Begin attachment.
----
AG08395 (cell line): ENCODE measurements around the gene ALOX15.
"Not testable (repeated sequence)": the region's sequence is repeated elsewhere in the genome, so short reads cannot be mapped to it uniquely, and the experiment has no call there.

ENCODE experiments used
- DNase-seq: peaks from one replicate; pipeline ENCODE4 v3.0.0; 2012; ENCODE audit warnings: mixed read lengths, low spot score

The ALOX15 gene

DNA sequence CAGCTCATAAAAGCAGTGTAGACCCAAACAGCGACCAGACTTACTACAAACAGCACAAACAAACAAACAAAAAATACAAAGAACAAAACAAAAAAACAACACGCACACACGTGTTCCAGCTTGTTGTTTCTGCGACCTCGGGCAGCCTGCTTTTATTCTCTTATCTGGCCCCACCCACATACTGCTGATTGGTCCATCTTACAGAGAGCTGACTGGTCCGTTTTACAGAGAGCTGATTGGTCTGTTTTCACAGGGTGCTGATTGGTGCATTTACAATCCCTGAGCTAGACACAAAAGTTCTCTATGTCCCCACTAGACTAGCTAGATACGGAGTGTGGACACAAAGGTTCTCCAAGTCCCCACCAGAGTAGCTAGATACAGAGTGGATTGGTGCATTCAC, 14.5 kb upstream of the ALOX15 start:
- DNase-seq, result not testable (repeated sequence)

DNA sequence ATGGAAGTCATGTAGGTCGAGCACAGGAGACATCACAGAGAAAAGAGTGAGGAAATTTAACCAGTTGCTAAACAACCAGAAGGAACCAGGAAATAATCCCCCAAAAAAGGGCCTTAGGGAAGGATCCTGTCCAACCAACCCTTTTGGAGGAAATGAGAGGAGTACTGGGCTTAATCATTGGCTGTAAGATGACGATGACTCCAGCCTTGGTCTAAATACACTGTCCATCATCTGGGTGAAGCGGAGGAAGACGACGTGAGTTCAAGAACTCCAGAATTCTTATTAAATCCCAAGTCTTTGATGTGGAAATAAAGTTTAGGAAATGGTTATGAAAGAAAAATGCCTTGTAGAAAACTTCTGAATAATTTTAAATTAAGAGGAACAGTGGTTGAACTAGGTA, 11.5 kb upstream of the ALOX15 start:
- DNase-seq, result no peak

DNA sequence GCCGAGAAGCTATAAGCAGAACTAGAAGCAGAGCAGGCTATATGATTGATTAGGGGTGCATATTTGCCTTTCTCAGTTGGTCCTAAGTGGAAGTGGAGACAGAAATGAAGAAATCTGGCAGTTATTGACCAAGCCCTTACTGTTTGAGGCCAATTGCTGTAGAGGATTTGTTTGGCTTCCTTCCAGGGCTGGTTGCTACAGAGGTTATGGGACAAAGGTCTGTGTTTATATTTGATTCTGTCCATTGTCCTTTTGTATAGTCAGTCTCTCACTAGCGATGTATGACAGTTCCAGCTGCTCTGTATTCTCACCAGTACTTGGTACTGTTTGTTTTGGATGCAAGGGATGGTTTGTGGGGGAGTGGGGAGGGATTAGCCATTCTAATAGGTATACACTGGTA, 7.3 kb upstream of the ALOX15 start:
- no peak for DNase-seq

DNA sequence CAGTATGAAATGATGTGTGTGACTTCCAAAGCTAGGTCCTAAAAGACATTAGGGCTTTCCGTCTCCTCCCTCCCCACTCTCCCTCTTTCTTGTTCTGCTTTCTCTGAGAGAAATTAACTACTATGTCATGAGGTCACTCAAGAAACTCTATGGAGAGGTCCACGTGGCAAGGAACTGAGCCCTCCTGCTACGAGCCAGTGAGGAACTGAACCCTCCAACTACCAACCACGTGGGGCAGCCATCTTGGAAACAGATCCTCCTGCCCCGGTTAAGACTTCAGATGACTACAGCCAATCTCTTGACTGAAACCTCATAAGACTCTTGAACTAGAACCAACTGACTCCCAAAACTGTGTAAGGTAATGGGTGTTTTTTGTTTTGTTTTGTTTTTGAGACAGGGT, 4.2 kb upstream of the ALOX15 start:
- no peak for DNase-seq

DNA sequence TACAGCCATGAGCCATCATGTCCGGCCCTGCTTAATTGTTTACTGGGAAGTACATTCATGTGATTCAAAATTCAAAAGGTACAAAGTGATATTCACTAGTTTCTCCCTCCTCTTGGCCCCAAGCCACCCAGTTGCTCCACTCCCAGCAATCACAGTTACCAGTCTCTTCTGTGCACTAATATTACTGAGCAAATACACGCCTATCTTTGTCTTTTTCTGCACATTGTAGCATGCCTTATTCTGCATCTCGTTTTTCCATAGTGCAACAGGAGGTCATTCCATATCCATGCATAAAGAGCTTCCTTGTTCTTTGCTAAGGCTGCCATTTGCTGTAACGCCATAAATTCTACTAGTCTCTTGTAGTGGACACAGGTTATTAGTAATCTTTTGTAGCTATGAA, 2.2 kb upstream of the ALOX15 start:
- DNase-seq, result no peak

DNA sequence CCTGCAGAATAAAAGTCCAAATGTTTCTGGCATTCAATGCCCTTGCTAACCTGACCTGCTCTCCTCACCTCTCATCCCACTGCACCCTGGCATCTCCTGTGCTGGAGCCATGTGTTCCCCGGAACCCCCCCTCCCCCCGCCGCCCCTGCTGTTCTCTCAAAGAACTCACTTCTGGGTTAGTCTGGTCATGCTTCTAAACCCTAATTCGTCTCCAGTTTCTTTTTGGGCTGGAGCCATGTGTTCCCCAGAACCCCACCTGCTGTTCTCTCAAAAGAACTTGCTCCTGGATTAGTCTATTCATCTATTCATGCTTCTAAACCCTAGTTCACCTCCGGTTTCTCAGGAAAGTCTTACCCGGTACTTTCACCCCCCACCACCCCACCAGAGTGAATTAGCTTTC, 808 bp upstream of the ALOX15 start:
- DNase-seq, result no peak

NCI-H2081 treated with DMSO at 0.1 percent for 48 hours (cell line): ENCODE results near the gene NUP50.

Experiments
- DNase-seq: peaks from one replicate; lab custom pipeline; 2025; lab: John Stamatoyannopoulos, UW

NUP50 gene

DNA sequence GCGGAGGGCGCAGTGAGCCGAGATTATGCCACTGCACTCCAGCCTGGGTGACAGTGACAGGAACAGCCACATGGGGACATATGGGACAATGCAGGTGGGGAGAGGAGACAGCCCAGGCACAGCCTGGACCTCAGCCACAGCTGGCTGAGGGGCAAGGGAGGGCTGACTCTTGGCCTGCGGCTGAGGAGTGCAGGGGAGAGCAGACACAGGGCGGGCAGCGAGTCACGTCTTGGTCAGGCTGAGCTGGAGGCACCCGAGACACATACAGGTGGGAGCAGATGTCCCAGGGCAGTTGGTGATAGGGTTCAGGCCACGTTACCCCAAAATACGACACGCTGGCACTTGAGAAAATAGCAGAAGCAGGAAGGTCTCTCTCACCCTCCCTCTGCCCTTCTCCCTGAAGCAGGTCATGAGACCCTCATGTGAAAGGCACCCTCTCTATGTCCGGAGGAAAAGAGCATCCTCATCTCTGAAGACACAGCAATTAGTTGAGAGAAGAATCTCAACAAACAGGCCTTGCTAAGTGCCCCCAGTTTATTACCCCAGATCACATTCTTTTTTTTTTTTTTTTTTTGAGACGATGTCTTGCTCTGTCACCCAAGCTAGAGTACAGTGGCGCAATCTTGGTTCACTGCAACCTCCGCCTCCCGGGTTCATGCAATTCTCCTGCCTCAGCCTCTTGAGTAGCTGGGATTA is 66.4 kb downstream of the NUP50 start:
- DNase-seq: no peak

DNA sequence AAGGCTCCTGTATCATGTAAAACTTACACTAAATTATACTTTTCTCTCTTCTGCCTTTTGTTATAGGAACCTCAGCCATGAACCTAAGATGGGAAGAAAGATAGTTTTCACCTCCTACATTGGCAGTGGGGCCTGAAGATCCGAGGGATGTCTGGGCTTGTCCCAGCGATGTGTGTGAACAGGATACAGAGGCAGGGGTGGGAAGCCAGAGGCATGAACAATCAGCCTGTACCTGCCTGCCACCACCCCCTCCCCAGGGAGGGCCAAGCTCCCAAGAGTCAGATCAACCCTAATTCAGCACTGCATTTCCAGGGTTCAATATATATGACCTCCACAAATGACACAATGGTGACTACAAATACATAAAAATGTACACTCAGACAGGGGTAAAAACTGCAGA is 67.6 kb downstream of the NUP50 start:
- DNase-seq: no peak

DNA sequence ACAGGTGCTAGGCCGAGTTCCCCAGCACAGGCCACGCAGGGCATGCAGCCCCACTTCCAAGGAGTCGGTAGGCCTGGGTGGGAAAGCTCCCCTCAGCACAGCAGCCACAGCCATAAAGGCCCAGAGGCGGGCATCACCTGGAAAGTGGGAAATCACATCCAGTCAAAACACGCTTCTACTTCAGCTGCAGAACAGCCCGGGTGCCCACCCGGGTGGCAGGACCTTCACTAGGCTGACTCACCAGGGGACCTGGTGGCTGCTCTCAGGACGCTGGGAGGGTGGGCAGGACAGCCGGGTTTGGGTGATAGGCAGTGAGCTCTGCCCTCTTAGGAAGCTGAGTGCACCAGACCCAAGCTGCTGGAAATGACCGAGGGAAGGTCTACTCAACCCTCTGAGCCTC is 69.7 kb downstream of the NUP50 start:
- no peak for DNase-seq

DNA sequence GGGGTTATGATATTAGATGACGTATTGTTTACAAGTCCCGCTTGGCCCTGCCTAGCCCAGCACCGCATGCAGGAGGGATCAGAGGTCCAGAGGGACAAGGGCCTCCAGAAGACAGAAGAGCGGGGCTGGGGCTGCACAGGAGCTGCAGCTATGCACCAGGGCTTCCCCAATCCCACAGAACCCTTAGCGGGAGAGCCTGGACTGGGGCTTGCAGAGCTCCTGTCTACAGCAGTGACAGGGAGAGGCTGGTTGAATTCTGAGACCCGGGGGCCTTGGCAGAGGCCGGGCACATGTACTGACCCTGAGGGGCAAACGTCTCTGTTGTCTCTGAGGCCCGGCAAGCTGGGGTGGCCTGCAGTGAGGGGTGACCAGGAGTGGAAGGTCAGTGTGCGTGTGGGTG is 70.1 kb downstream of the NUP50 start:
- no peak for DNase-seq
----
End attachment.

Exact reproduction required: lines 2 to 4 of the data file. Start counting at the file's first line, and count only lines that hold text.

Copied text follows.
"Not testable (repeated sequence)": the region's sequence is repeated elsewhere in the genome, so short reads cannot be mapped to it uniquely, and the experiment has no call there.

ENCODE experiments used
- DNase-seq: peaks from one replicate; pipeline ENCODE4 v3.0.0; 2012; ENCODE audit warnings: mixed read lengths, low spot score